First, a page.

Monday, February 16, 2009

Howling on Red Dirt Roads by Sara Claytor

In Howling on Red Dirt Roads, poet Sara Claytor takes her readers on a Hermes-like journey from the land of the living to hell and back. It’s a journey on red dirt country roads crowded with bone and fire images, vibrant colors and memories, some tender and some still raw. Race relations, the Wizard of Oz, sex, snakes and the Bible are all explored either through tight, imagistic poetry or mini-prose narratives that sing with humor and sass. Claytor could be called a "Southern" poet because she's from the south and immerses her words in the land and people of the South, but she's more than that. She ponders cannibalism in "The Last Taboo," a murder that takes place in her former apartment in New York in "New York in the Those Days," and witches in "Salem Pyres."

Claytor uses her memories from childhood to create her "Miss Lottie Jenkins" and her "Miss Ginny May" linked poems — these are tales of eccentric small town women, one the Sunday School teacher and the other the town lesbian — who carved out their own lives amidst piety and sin, and faith and deception. A natural storyteller, she has the gift to inhabit other lives and treat the reader to the drama of a human life told in under forty lines.

In “Flesh from Bone,” we learn there might be a reason why Lottie’s favorite Bible story is Jezebel. Once Claytor paints the scene in the opening stanza, you know the poem will shift into darker territory:

Miss Lottie Jenkins
Lived alone with four cats,
taught Sunday school 39 years to 8-year-olds,
Her fervent Bible tale, Jezebel, wicked queen, thrown
from her balcony for wild street dogs to rip flesh from bone.
Blue eyes glazed when she described screams and growls,
Jezebel’s tiny white hand left intact.


Few happenings in a small town, occasional Saturday night brawl.
Murder seldom graces the scene. Only secrets of the past
Or family gossip rattle a placid surface. Miss Lottie’s father
Died at the kitchen table, slumped in his underwear,
Face buried in a bowl of potato soup. Some said heart attack;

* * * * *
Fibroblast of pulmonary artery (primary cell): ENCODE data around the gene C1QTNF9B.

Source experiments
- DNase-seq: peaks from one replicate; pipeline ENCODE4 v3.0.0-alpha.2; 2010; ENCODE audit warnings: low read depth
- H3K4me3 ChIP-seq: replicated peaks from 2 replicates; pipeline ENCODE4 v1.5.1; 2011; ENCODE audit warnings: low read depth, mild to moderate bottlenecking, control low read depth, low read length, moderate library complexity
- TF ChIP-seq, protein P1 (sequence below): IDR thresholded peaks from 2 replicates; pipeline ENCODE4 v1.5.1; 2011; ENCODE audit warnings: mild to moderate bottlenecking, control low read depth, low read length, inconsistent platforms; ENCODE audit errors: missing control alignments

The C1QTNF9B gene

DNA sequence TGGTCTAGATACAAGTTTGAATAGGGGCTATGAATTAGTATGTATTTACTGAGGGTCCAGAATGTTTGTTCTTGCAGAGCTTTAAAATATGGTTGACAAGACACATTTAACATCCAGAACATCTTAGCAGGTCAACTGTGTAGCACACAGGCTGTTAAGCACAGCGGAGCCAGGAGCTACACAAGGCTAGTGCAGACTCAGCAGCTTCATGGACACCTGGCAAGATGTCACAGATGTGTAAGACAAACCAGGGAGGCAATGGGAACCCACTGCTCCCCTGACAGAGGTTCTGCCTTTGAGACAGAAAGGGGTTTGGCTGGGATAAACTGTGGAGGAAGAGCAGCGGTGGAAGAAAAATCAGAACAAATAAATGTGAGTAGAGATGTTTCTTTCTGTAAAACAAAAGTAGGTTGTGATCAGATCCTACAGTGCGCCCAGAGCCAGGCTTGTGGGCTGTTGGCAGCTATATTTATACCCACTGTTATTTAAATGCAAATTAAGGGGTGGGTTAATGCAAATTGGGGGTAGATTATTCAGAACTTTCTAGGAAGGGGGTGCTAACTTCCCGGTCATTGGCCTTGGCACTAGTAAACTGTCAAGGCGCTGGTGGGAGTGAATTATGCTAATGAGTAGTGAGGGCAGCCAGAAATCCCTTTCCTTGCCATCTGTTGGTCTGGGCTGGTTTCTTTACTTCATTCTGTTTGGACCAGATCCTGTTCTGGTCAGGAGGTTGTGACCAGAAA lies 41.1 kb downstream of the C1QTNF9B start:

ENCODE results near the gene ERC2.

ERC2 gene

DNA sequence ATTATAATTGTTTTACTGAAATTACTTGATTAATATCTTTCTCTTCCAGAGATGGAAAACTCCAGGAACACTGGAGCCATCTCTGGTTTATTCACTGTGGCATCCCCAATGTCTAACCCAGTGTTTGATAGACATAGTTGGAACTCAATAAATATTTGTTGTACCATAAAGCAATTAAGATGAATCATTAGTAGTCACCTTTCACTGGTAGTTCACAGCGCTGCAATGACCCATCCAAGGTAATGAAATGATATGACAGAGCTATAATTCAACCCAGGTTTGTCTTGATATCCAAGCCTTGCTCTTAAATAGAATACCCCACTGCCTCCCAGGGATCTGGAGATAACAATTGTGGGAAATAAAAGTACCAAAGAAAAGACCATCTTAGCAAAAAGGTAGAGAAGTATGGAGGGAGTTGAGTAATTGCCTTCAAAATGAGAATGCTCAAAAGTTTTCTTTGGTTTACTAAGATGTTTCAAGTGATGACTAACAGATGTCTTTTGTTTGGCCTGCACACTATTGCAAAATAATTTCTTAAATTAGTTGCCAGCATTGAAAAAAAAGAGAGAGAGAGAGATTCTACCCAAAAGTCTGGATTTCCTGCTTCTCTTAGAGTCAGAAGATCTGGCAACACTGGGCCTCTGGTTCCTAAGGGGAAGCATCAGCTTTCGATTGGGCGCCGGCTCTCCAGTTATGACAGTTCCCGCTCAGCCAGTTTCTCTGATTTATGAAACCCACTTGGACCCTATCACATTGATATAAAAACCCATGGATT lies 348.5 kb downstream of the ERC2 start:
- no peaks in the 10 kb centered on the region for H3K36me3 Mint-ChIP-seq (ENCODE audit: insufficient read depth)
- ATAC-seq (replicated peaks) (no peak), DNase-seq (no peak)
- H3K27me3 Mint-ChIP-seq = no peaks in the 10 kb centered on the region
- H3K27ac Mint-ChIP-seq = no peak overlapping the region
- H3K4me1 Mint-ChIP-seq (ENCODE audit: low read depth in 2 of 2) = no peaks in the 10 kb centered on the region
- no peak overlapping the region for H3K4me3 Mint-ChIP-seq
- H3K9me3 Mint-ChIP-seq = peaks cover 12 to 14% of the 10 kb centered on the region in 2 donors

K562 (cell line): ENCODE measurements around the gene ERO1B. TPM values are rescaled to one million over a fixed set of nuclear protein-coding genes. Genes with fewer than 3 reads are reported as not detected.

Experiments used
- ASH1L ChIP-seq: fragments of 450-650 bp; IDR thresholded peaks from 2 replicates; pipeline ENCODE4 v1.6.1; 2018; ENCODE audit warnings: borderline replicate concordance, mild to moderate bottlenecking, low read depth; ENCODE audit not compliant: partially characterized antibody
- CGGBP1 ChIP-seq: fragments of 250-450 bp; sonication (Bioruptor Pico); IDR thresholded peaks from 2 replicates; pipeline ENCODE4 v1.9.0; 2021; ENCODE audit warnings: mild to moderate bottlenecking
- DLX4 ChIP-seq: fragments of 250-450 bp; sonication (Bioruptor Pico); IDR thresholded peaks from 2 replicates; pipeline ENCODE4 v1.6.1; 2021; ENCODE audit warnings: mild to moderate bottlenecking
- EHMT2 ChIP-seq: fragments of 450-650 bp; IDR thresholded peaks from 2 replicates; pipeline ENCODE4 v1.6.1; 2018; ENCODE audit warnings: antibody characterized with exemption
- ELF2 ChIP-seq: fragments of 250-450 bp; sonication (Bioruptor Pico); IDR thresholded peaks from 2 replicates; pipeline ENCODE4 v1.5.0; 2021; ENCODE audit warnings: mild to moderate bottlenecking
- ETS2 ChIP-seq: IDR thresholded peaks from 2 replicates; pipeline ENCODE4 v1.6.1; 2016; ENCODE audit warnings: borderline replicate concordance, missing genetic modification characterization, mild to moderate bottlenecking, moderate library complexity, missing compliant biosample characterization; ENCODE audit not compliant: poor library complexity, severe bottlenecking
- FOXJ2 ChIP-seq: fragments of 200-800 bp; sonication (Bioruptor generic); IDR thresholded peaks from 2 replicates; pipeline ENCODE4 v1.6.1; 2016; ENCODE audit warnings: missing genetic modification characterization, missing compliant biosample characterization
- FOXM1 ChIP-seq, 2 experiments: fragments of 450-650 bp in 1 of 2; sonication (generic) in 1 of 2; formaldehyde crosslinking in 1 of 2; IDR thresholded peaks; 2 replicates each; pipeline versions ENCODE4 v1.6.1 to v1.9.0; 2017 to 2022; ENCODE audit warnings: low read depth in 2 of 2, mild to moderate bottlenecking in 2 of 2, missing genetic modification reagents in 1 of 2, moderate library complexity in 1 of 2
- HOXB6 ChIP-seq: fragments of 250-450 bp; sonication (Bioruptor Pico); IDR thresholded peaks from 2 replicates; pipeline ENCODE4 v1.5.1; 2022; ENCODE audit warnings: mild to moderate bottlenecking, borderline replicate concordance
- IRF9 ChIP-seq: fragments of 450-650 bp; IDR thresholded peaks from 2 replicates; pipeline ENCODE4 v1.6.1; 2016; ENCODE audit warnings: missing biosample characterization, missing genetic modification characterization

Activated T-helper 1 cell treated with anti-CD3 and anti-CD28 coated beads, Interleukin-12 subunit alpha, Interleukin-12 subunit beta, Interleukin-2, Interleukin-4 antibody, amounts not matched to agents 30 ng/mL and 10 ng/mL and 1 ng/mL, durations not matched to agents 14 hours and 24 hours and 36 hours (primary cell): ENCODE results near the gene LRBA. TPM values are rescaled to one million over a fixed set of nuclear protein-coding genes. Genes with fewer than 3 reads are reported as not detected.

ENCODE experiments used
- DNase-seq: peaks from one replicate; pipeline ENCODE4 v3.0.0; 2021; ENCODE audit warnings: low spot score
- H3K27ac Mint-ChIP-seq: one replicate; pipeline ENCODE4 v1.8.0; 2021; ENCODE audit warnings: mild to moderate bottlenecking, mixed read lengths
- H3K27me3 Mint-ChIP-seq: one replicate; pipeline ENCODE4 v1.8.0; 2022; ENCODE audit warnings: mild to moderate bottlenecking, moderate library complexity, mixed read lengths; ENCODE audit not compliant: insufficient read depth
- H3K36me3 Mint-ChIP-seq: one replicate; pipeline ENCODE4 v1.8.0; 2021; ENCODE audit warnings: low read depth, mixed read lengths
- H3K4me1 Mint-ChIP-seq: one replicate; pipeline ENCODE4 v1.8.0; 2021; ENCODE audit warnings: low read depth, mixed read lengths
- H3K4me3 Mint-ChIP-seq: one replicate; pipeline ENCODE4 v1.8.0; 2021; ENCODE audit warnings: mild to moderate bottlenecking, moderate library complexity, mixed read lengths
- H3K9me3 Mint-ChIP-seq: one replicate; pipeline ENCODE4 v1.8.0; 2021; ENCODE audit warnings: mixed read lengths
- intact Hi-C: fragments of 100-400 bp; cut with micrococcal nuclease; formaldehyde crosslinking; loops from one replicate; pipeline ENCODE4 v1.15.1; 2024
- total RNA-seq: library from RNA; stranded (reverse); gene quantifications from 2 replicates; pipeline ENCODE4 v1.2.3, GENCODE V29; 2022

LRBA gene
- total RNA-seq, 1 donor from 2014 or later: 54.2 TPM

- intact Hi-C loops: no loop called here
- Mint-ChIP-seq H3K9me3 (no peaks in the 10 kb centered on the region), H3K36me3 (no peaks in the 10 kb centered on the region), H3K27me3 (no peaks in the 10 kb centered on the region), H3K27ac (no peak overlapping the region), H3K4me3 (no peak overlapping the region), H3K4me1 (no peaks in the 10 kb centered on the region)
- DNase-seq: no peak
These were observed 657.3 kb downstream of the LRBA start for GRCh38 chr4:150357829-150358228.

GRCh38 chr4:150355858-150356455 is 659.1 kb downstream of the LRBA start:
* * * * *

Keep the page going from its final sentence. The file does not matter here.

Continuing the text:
Others said he drowned. His left hand was missing.


When he died, Richmond cousins found her daddy’s clothes
still hanging in an upstairs bedroom, the pants’ leg slashed.
Perhaps Miss Lottie’s soul dried up, too, grass into pale straw?
We mused & mulled, finally decided Jezebel’s evil a minor sin.
Who ever knows what’s being weighed on the scales of the night?

Another place Claytor shines is in her "Julia" poems, fragrant with Clorox and starch. The titular red dirt roads and bone images emerge in all eight poems to symbolize the enduring love between Claytor's and her "black mother.” In “Julia’s Invisible Fences,” Claytor writes, “You didn’t know pain from your belly from me or a stretching/of the thighs; no one told me about invisible fences/separating mother loves”.

Claytor often steps out of her mini-narratives into more abstract territory that creates a certain distance between the speaker and the reader. These darker poems celebrate our human frailties and limitations, yet they also invite a simple acknowledgment that not everything is within our control. In “Contained,” Claytor ponders the concrete and theoretical world of boxes.

Boxes define life’s parameters
Box of cigars at birth; box of candy for love;
box of memorabilia for old age; box of ashes
for death — chose a casket or a urn.

We crowd into small-minded boxes,
elbows banging walls, fingernails scraping,
breaking on the edges. We are lonely in boxes,
Our cells, our punishments, our purgatory.
No matter what red dirt road we travel:
We are boxed in or boxed out.

Claytor is talented poet not afraid to show her vulnerability on the page and takes risks with her verse when she could play it safe. Even though many of her poems deal with her journeys through life, Claytor’s hometown in Warren County, North Carolina is never too far away. Be on the lookout for more Sara Claytor poetry books packed with haints, harlots and photographic memories.

1 comment:

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